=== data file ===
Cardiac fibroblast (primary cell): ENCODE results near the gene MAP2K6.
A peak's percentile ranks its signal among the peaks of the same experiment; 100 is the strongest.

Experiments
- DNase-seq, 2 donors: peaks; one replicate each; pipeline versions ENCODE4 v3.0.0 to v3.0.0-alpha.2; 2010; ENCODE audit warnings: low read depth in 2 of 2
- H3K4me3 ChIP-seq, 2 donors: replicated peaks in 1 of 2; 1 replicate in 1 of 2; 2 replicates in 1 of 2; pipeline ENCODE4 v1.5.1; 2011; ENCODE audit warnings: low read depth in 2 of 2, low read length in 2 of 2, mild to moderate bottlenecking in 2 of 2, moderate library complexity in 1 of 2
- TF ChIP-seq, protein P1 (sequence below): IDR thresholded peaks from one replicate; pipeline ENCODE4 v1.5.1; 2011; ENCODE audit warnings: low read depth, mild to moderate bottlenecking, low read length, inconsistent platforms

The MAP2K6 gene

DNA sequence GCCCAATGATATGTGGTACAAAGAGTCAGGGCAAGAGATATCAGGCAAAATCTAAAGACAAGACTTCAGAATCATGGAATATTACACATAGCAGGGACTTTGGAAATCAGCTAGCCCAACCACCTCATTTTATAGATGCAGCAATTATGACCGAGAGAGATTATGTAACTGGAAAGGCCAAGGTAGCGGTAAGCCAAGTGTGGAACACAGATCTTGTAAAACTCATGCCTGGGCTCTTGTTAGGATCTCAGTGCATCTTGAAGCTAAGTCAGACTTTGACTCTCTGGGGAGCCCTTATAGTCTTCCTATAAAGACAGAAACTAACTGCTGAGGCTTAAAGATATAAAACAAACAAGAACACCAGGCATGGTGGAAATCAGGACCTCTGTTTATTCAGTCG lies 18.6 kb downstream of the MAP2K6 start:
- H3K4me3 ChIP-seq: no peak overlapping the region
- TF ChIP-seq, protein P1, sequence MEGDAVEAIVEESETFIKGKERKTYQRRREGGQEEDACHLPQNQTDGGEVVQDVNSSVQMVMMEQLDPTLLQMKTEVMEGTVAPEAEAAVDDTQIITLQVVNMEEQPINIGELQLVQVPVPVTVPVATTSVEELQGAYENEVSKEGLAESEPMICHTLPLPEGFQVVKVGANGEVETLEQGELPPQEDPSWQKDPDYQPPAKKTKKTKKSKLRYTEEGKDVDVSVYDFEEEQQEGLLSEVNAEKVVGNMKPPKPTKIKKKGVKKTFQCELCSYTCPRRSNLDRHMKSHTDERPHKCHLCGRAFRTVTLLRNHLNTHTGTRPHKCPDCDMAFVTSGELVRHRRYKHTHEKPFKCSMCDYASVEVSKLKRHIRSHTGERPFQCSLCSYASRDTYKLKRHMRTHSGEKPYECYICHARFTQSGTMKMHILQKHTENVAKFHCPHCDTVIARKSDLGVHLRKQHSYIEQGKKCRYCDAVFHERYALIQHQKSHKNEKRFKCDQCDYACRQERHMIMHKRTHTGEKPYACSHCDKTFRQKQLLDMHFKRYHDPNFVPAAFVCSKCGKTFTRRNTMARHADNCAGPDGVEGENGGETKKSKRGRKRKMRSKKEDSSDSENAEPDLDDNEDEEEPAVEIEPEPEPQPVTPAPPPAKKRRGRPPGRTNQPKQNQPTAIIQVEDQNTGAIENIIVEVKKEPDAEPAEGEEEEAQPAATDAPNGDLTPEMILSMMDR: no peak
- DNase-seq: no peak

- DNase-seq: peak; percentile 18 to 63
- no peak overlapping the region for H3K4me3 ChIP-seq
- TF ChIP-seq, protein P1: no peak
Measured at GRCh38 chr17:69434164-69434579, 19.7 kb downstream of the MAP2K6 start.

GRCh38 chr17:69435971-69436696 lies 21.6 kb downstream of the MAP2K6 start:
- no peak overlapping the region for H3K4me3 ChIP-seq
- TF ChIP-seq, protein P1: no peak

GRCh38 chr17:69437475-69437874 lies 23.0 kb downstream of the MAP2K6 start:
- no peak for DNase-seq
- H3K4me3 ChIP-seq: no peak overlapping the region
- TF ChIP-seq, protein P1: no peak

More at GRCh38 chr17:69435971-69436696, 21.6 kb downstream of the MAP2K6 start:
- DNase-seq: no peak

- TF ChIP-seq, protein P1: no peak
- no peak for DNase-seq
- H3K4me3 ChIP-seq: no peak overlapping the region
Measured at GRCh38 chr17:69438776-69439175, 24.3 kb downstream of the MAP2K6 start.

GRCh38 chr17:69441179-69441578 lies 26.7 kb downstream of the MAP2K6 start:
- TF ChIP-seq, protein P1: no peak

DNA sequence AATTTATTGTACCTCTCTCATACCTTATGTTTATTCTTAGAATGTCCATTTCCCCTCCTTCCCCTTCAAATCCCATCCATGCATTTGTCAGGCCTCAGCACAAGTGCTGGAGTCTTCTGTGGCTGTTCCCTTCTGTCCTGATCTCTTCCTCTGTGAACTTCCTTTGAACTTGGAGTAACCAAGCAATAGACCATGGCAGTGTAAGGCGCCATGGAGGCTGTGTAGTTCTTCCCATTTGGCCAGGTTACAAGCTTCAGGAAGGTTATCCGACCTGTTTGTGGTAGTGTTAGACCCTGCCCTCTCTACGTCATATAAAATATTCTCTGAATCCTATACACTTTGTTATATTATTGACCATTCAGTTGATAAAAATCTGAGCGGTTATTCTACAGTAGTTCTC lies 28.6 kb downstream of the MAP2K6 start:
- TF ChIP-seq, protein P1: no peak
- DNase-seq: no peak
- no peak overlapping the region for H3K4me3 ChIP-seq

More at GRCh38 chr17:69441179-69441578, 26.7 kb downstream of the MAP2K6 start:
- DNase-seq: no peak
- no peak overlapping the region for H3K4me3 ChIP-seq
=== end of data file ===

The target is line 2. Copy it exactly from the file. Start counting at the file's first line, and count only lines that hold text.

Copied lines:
A peak's percentile ranks its signal among the peaks of the same experiment; 100 is the strongest.